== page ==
Improving the visitor experience at Museum Brandhorst

In a joint project between students at the Macromedia University of Applied Sciences and the Museum Brandhorst in Munich, the visitor experience was to be investigated in relation to different groups: from families with children and tourists to visitors with disabilities and senior citizens. What are the needs of the individual groups, what offers are there for them and how do they perceive the museum? In this project, the visitor perception of the elderly at the Museum Brandhorst was examined and, based on the research conducted, solutions for improving the senior’s visitor experience are presented.

Museum Brandhorst
Dana Johnston, Evane Rodrigues, Lisa-Marie Werner, Sabrina Bialke, Susanne Neumair
Interdisciplinary Design Thinking Project


As a strongly human focused approach, a Design Thinking process begins with the development of empathy. Hereby, the goal is to gain deep insights to discover new perspectives and favorable situations. Another important part of this process is the continuous reframing of a problem in order to get a more comprehensive view on how to reach a favorable situation.

Initial Focus

In a briefing received from the Museum Brandhorst project partners Anna Woll (Museum Brandhorst Head of Communications) and Giampaolo Bianconi (Museum Brandhorst Curator), the overall project goal was described as making the Museum Brandhorst as accessible as possible to the broadest public.
How can we create the best possible experience for our senior visitors?

Know/Wonder Method

In order to generate a purposeful direction of empirical research, the Know/Wonder method was applied. This is a commonly utilized graphic organization tool within the design thinking toolkit, with the main purpose of revealing what prior knowledge is present and what knowledge is yet to be explored.

Primary Research

What other institutions across the globe are offering and how they are approaching senior citizens


Art has a positive impact on senior citizens. How in detail can we make use of this finding?


Researching a broad spectrum of possible direct and indirect competition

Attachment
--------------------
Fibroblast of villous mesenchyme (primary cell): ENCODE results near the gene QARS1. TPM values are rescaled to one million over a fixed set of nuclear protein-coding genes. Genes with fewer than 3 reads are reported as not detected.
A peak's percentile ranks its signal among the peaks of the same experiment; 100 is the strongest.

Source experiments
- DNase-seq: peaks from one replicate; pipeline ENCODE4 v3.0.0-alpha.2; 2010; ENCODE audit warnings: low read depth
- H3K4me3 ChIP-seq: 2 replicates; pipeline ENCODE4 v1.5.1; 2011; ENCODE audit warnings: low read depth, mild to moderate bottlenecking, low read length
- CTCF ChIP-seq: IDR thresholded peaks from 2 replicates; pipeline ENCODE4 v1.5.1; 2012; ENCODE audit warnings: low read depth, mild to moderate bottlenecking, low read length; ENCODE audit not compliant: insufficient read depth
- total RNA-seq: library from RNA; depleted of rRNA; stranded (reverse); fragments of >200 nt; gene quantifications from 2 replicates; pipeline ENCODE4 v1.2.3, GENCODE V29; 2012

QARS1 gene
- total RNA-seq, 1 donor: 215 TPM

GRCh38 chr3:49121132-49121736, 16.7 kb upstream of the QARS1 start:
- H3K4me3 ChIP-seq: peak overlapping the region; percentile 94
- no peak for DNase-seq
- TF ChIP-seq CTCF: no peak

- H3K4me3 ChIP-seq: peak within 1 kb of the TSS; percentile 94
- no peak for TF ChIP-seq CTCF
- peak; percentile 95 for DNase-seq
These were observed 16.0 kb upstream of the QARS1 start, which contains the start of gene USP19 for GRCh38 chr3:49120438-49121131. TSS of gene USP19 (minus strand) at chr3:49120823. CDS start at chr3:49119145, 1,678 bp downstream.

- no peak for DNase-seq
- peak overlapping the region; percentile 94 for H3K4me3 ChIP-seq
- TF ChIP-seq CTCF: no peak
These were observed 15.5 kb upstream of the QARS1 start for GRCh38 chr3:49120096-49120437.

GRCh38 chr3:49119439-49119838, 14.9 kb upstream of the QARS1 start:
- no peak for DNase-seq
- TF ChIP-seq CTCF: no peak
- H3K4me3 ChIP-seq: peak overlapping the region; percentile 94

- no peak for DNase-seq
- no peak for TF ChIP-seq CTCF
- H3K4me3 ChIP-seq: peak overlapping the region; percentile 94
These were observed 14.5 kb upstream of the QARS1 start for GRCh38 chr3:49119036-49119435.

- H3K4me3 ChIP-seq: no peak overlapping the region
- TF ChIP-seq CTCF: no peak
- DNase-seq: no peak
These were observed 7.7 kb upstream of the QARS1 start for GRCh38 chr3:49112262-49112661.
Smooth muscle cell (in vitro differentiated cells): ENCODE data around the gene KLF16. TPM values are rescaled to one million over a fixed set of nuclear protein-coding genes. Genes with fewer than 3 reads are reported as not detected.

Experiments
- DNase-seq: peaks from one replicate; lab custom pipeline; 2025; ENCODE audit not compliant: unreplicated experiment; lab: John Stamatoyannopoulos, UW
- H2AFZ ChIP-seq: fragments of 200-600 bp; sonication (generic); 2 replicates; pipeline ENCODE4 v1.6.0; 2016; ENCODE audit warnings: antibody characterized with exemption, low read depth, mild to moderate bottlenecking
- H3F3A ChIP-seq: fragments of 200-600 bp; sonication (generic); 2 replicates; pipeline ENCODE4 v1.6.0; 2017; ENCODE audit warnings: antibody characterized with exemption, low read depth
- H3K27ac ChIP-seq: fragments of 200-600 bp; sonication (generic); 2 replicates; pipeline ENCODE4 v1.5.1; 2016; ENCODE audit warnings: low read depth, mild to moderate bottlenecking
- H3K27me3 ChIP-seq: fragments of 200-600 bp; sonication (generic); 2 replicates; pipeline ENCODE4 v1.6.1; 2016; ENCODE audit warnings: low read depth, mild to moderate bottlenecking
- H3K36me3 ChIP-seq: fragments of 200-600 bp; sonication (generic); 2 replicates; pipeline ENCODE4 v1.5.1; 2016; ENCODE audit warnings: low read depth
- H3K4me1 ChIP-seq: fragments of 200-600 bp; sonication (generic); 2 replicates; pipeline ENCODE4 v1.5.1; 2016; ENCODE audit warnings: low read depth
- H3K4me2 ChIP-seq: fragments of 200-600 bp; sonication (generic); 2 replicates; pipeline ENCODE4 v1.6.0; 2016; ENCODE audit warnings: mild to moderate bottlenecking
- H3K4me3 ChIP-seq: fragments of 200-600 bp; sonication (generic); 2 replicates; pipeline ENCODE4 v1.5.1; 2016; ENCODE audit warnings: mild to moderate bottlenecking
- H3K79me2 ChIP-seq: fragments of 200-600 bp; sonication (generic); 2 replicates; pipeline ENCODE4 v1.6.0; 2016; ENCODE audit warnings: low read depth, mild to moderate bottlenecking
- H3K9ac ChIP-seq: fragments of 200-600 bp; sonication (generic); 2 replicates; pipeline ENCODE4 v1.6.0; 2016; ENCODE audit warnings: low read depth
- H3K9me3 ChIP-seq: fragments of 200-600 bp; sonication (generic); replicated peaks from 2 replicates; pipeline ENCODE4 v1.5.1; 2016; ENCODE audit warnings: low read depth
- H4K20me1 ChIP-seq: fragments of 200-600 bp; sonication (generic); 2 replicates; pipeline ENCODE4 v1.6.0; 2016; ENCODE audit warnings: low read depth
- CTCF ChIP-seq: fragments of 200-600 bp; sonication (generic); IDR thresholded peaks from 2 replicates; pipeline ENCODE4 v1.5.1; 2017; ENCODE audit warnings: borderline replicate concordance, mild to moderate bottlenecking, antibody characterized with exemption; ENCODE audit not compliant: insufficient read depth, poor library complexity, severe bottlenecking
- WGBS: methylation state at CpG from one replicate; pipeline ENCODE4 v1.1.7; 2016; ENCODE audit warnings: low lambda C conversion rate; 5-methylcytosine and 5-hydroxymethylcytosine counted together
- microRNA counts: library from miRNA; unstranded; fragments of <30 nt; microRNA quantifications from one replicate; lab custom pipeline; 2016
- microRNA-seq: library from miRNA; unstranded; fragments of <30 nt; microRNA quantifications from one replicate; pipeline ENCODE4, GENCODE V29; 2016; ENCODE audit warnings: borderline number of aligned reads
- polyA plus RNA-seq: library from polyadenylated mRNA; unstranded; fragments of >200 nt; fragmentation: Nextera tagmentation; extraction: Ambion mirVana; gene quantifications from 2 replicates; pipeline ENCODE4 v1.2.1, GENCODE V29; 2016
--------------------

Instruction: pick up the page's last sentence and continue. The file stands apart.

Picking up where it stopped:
Art therapy can be a way to increase social engagement and help tackle loneliness and social isolation. What else can be engaging?

Motivation & Values

It’s necessary to understanding what is important to our target group, and what motivates them to act in certain ways

Target Group

Intergenerational opportunities break down barriers and banish stereotypes. It is beneficial to parties on all sides of the age spectrum

Primary Research

Primary research was conducted through observations at the museum as well as expert interviews and interviews with the target group. This created a profound basis for validating the secondary research and to understand the needs, longings and values of the target group. Based on this new findings, personas were created.

Ideation Phase

This next step in the Design Thinking process has the aim of addressing the problem statement with a great deal of ideas. The generation of new viewpoints allowed the team to broaden their perspective and to ensure that all angles of the problem are considered. The ideation process is crucial to frame potential concepts, as it supports free thinking but helps in the assertion of ideas at the same time.

Some of the recurring ideas focused on the marketing strategies of Museum Brandhorst and the ways of attracting senior visitors. It was established that more targeted offers need to be created and these need to be communicated through the right channels in order to get the attention of seniors. Some of the ideas suggested to point out the connection between the target group and the exhibited art by associating them with certain historical or nostalgic events that seniors can relate to. Based on the personas, some of the team members also considered whether it would be a possibility to create a collaboration between the museum and certain social institutions and invite their members for a tour through the museum.

Many ideas evolved around the concept of creating a special offer involving the families of seniors as well as intergenerational relationships. Family day events would include reduced admissions, private tours and unique activities tailored to fit different generations.

Another recurring theme involved the organization of events. These ideas suggested actively engaging the visitors by adding additional programs that they can frequently attend and therefore ensure that they would return even after visiting the exhibit. Some of the group members saw this manifesting by creating a Senior Art Enthusiast Group organized by the museum.

Continuing, the themes of accessibility and inclusivity played an important role in the brainstorming session. Many team members addressed the idea of a special tour for seniors in combination with a pick up service or a Traveling Museum.

The process of brainstorming created a free ideation flow that helped to get an overview of which ideas could be built up, complementing each other. Pointing out repetition was also helpful for the team as it established the direction of the solution by indicating which topics were most thought about.

Affinity Mapping is a design method used to gather large amounts of data and organize them based on similar themes and groups. This process is a combination of two steps, the first of which is to note down the ideas on sticky notes without approving or disapproving of any ideas and the second step is to organize the post-it and sort them into different categories. This method allows to outline the scope of the problem which leads to discoveries in issues, worries and key elements all in one place, refining the team’s focus.